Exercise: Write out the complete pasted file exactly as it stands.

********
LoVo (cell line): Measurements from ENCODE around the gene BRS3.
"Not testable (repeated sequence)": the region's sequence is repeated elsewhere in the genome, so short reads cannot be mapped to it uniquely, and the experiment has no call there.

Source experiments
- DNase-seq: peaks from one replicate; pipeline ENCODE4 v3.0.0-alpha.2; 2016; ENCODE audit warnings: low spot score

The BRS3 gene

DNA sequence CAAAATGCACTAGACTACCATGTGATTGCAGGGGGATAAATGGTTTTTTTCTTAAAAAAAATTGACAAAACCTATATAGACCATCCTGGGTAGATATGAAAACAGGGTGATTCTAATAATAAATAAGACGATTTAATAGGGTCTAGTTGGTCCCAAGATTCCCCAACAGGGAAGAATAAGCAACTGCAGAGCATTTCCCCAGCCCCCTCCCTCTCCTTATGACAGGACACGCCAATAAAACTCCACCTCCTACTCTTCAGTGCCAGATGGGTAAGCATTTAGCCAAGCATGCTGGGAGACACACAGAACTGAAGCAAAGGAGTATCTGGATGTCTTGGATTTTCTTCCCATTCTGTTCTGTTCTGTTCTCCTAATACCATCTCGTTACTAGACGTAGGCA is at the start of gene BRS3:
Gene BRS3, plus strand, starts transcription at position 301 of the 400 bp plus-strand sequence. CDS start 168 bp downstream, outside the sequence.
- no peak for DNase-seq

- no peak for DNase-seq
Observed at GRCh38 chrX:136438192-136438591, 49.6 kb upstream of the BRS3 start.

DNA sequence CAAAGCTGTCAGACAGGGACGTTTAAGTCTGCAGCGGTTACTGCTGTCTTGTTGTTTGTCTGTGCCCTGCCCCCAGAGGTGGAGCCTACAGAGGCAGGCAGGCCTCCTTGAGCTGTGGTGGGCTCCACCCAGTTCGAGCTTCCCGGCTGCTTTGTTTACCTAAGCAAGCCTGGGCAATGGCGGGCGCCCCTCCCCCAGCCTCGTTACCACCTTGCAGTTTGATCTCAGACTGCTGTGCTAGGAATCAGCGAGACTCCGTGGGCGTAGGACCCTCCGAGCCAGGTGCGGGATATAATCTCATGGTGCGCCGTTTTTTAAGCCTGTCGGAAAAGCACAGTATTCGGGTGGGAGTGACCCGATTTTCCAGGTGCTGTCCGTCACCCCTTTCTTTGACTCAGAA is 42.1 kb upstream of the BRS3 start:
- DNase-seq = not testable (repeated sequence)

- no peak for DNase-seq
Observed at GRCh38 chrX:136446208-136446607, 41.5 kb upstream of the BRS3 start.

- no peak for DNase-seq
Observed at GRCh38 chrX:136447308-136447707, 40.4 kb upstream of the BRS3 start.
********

LoVo (cell line): Measurements from ENCODE around the gene BRS3.
"Not testable (repeated sequence)": the region's sequence is repeated elsewhere in the genome, so short reads cannot be mapped to it uniquely, and the experiment has no call there.

Source experiments
- DNase-seq: peaks from one replicate; pipeline ENCODE4 v3.0.0-alpha.2; 2016; ENCODE audit warnings: low spot score

The BRS3 gene

DNA sequence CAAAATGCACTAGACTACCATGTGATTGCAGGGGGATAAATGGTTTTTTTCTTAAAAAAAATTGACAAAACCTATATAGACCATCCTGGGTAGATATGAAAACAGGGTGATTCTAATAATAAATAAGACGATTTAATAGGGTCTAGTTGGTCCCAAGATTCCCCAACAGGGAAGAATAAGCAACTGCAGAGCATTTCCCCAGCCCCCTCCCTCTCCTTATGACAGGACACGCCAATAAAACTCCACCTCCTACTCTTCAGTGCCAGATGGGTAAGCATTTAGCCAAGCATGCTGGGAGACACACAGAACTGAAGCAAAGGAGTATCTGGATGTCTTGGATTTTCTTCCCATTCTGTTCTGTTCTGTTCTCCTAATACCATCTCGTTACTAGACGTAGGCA is at the start of gene BRS3:
Gene BRS3, plus strand, starts transcription at position 301 of the 400 bp plus-strand sequence. CDS start 168 bp downstream, outside the sequence.
- no peak for DNase-seq

- no peak for DNase-seq
Observed at GRCh38 chrX:136438192-136438591, 49.6 kb upstream of the BRS3 start.

DNA sequence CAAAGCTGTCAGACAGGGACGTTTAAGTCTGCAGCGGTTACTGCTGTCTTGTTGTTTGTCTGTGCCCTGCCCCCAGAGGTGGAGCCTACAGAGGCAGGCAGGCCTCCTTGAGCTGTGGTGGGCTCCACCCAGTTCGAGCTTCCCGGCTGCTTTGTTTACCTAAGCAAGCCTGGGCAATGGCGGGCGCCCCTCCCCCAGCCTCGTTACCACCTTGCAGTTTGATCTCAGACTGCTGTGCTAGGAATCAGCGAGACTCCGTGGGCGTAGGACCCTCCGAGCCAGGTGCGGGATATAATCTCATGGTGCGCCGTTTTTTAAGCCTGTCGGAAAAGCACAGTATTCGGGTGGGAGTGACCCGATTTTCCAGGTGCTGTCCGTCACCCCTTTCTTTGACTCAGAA is 42.1 kb upstream of the BRS3 start:
- DNase-seq = not testable (repeated sequence)

- no peak for DNase-seq
Observed at GRCh38 chrX:136446208-136446607, 41.5 kb upstream of the BRS3 start.

- no peak for DNase-seq
Observed at GRCh38 chrX:136447308-136447707, 40.4 kb upstream of the BRS3 start.